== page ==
But by the middle of the last century, Zen and psychoanalysis were warming up to each other. The views of the relational school of psychoanalysis, which emerged in the 1980s to critique “the myth of the isolated mind,” fit comfortably with the Zen notion that suffering comes from the misperception that we are separate from the world. By 1994, when some 500 Buddhists and psychoanalysts gathered for a conference at the Harvard Club in New York City, a number of analysts had regular meditation practices and were incorporating Buddhist ideas in their work. Among them was Jeffrey B. Rubin. At the time he was 41. He grew up on Long Island, the elder of two boys; his mother was a social worker, his father an executive for Burlington Menswear.

Rubin’s interest in Buddhism and psychoanalysis can be traced to the last five seconds of a high-school basketball game he played for the Woodmere Academy Wolverines on Long Island in February 1971. As the short but sharpshooting point guard, he got the ball at half court, with the Wolverines trailing by a point. As he dribbled up the left side, the din of the crowd dropped away; an uncanny feeling of clarity and peace came over him; time slowed. After he shot from the top of the key, he heard the roar in the gym break in like the sound resuming in a movie. He lingered in the locker room after his teammates dressed, hardly caring that the Wolverines won or that he was the hero. A door had opened onto another world.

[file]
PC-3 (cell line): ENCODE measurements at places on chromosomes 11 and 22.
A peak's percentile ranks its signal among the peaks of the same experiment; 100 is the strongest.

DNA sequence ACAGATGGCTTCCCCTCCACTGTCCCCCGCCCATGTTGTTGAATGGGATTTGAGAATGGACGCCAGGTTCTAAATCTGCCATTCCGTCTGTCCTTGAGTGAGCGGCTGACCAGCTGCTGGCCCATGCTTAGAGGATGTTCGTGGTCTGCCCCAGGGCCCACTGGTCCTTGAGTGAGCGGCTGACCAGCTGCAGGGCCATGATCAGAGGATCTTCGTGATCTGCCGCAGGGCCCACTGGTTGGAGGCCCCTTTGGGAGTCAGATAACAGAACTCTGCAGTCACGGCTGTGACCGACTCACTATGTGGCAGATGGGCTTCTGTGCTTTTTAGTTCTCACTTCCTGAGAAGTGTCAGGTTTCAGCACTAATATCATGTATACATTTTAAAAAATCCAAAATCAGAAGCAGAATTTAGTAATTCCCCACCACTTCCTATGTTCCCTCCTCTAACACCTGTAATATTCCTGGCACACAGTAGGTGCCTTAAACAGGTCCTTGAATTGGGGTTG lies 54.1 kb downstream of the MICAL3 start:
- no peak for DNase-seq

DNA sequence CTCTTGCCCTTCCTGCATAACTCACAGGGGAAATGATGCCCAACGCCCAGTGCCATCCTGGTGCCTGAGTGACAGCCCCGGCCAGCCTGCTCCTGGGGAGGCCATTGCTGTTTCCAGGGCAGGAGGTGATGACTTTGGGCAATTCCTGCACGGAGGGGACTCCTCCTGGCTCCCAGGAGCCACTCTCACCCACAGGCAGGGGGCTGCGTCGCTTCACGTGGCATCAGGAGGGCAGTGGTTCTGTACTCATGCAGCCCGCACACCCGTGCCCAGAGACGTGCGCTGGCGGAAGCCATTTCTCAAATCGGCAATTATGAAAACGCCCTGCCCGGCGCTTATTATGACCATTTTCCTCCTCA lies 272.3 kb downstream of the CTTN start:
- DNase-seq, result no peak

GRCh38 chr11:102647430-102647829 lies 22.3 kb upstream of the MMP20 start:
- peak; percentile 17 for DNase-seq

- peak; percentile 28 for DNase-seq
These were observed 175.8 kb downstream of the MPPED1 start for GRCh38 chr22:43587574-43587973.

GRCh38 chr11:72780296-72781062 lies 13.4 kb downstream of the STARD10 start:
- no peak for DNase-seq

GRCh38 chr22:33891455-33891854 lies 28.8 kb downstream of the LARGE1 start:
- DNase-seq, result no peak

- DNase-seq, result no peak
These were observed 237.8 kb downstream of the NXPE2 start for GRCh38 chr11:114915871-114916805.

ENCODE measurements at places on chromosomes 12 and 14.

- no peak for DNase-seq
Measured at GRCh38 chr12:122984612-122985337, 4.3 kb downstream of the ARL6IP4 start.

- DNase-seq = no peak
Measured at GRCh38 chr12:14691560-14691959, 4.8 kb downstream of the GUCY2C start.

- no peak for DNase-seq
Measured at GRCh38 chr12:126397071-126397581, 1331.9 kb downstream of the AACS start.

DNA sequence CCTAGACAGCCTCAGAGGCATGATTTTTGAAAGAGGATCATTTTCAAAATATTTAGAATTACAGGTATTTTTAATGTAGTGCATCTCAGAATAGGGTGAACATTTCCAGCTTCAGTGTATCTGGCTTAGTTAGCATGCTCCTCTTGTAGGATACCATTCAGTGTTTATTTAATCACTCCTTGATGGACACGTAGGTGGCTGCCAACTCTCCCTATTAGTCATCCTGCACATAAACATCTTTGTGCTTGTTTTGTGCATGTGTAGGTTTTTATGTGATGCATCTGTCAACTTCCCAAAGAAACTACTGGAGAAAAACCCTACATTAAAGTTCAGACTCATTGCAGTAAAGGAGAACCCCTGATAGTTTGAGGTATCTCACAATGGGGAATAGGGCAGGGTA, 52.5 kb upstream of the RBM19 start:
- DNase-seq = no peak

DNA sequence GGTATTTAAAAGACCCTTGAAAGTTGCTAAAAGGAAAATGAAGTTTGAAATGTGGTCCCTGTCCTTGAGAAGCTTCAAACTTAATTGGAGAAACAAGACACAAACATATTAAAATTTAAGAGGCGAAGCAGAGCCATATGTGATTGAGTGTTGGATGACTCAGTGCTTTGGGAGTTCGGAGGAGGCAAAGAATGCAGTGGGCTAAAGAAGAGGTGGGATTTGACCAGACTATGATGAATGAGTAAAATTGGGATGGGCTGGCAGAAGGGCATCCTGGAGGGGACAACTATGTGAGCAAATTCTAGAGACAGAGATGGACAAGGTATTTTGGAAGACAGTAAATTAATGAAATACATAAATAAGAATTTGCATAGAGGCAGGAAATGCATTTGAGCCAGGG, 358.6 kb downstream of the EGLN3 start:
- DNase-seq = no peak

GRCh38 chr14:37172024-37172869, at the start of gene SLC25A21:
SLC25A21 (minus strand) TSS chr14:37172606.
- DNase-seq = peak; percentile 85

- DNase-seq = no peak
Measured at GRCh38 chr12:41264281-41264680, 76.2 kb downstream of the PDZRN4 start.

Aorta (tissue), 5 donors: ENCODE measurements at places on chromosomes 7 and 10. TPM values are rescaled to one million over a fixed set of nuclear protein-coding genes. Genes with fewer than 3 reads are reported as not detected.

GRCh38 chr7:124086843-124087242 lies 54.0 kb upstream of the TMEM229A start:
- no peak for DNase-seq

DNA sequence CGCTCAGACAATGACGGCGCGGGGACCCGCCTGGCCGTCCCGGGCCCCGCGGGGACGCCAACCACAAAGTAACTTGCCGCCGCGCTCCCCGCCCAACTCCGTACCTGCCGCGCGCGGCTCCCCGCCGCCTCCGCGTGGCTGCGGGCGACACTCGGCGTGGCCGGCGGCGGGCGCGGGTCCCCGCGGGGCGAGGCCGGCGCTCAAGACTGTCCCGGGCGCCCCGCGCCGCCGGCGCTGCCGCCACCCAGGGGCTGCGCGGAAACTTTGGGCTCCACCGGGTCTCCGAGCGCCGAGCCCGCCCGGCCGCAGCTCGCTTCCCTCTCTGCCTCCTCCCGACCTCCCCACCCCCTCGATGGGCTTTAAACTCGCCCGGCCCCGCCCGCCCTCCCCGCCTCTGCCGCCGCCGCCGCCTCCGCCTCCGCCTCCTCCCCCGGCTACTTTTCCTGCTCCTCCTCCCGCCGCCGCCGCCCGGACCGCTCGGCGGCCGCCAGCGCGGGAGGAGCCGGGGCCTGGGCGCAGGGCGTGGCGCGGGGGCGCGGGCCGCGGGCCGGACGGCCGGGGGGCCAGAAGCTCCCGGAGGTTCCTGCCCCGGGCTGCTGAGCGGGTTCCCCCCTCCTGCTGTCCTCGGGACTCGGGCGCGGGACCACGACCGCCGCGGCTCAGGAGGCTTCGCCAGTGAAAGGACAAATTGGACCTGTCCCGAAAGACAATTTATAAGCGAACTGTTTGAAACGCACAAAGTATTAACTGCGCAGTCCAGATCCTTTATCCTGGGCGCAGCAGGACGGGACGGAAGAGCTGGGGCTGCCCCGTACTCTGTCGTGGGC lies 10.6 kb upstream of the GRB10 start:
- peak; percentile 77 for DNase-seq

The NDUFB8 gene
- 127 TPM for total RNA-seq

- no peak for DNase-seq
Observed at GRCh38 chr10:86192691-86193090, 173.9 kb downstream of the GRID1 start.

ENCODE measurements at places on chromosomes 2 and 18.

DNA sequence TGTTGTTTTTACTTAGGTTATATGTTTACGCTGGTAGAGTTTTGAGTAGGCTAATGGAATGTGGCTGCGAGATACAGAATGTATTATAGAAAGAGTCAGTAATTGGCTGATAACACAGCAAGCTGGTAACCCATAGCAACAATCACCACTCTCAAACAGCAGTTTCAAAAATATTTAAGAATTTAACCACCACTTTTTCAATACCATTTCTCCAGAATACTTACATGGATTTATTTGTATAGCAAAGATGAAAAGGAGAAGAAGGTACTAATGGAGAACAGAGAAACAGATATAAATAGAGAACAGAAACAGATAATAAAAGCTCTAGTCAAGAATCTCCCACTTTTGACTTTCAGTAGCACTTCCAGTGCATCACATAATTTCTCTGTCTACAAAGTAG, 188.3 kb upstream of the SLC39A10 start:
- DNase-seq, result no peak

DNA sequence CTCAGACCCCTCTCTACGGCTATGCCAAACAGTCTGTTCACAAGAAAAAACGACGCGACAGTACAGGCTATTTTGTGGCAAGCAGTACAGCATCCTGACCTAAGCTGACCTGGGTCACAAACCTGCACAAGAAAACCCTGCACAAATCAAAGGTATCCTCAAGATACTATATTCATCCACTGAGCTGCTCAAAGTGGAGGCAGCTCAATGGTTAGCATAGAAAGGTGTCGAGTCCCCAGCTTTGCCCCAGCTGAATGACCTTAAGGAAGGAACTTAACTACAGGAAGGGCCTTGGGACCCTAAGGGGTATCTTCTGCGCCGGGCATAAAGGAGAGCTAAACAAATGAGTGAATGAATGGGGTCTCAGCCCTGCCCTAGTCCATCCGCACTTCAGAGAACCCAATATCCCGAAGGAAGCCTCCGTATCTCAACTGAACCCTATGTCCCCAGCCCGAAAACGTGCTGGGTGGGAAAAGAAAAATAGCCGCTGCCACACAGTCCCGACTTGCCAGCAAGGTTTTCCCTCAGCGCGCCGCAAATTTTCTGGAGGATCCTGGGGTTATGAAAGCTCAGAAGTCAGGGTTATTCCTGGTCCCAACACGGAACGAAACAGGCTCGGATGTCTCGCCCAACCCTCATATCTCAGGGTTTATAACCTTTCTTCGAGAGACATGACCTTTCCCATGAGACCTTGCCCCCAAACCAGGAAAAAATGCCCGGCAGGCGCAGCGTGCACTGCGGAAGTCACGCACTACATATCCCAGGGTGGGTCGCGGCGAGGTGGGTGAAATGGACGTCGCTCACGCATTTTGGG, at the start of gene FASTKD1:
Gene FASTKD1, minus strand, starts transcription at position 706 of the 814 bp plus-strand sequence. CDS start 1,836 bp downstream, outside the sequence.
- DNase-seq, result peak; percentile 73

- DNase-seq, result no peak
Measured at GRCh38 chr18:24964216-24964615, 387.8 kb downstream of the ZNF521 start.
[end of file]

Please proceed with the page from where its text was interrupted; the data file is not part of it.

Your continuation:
After graduating from Princeton, where he was a literature major, he was still confounded by the realm he’d glimpsed. He attended a Buddhist retreat and took up meditation. At night he immersed himself in the literature of Buddhism and yoga, Krishnamurti and Freud. During the day he worked in a halfway house for schizophrenics, more intrigued now by actual characters than by characters in texts. He got a master’s in social work at Columbia, and later a Ph.D. in psychology from Union Institute and University. At Lenox Hill Hospital, he entered a training program in psychoanalysis and in 1980 opened his own practice.